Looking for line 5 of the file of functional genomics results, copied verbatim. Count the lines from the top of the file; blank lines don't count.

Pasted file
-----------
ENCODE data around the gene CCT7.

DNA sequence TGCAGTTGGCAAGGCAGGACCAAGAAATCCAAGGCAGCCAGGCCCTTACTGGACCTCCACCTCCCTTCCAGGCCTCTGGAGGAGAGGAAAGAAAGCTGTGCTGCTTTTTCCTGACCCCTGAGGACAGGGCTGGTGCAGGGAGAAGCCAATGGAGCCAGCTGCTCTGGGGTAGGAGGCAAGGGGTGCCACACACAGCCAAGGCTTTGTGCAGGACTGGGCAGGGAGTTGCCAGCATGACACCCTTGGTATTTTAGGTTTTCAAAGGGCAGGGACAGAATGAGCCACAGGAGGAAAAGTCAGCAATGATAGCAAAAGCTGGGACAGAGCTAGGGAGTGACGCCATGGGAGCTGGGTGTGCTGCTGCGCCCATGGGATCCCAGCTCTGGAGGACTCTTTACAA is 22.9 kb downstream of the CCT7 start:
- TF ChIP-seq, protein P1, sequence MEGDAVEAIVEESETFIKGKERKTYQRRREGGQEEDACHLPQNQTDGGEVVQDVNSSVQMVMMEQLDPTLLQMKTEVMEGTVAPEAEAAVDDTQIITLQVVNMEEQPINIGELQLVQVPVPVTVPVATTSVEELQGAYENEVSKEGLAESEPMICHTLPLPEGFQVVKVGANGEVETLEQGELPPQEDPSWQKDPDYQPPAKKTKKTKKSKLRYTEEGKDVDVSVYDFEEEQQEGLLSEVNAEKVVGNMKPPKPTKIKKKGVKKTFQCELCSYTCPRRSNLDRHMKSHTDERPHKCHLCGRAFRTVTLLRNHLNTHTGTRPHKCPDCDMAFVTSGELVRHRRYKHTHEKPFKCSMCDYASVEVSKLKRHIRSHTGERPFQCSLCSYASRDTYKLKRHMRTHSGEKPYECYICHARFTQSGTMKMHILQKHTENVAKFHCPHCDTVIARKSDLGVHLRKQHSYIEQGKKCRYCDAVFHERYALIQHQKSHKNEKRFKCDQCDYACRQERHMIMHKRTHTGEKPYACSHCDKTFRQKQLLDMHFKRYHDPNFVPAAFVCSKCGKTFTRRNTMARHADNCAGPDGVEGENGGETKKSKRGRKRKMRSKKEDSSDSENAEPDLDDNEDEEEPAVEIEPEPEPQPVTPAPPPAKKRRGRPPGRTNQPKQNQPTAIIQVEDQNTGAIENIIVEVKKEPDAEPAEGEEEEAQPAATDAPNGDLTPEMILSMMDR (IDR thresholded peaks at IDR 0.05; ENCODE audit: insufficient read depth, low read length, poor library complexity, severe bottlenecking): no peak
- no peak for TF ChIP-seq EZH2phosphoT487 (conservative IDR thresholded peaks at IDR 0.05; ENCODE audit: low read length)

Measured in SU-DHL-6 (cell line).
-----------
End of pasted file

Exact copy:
Measured in SU-DHL-6 (cell line).